Another Sundance doc with a local angle, The Force is the new film from Oakland-based writer/director Peter Nicks, who won a slew of awards back in 2012 for The Waiting Room, his cinema vérité look at Oakland’s Highland Hospital emergency room. Nicks intended to make a similarly styled doc about the Oakland Police Department when he first started this project back in the fall of 2014; what he couldn’t anticipate was the series of scandals and personnel changes that would rock the Department. As such, the doc makes for utterly compelling viewing, especially for Bay Area viewers familiar with the recent titillating headlines about the Department. That said, however, Nicks has made an exceedingly fair and balanced film; if he’s taken a side or an agenda, you won’t see it overtly stated here. By presenting extensive footage and interviews with residents, beat cops, and OPD and city officials (including former Chief Sean Whent, current OPD Public Information Officer Johnna Watson, and Mayor Libby Schaaf) and by filming both police academy training classes and actual on-the-job police work, Nicks lets viewers make up their own minds about OPD’s past, present, and future mistakes and successes. Thoroughly thought-provoking and highly relevant, The Force is a must-see film not just for Bay Area viewers, but for everyone interested in the current national conversation about police and community relations. VPL: A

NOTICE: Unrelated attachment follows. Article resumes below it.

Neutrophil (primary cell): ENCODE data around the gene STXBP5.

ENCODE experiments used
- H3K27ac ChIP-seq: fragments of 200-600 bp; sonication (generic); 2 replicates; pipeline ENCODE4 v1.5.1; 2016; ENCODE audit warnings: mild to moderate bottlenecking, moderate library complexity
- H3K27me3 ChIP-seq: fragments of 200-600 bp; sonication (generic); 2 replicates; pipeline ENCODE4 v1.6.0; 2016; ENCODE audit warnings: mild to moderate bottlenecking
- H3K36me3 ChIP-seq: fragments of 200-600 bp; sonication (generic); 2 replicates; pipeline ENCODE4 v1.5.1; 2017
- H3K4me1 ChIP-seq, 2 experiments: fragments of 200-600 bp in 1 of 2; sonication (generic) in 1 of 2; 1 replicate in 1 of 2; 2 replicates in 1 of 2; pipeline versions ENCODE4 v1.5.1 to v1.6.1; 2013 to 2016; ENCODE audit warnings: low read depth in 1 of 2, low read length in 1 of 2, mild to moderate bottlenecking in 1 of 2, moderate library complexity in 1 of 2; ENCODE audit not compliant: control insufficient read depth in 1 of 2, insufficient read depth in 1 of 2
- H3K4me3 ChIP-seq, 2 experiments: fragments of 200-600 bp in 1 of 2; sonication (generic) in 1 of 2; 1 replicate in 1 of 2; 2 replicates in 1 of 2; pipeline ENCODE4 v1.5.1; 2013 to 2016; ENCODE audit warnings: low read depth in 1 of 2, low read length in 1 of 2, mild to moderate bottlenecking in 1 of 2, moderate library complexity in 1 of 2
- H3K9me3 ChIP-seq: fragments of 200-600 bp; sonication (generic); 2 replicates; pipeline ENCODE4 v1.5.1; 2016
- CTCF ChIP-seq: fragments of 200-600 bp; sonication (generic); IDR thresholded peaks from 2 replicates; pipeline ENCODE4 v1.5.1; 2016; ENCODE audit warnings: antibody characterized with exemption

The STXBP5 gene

5.) Tell Them We are Rising: The Story of Black Colleges and Universities
(USA 2017, 85 min. Directed by Stanley Nelson. Category: Documentary Premieres)

An archival photo of students during Howard University’s early years is featured in Stanley Nelson’s new documentary.

With 2003’s The Murder of Emmett Till, 2014’s Freedom Summer, and 2015’s The Black Panthers: Vanguard of the Revolution, all of which also had Sundance premieres, writer/director Stanley Nelson has established himself as an eloquent and thorough chronicler of 20th century African-American history. His success on the topic continues with this newest offering, a look at the origins and history of historically Black colleges and universities, also known as HBCUs. Nelson’s new documentary (co-written by Marcia Smith) takes us on a journey from the complete illegality of slave education to the current state of modern HBCUs like Howard, Tuskegee, Spelman, and Florida A&M. Along the way, various and often conflicting views on African-American education are explored, with particular attention paid to Booker T. Washington and W.E.B. Du Bois. Using a Ken Burns-like style of narration and source-reading over archival photos, Nelson’s film also features a plethora of informative and entertaining interviews with historians, students, and alumni. Briskly paced and enlightening, Nelson’s film will appeal to lovers of both rarely told historical stories and well-crafted documentaries. VPL: A (Tell Them We are Rising will air as part of the Independent Lens series on PBS in the fall, and will be playing film festivals in the interim.)

 

Carrie Kahn

Moving from the arthouse to the multiplex with grace, ease, and only the occasional eye roll.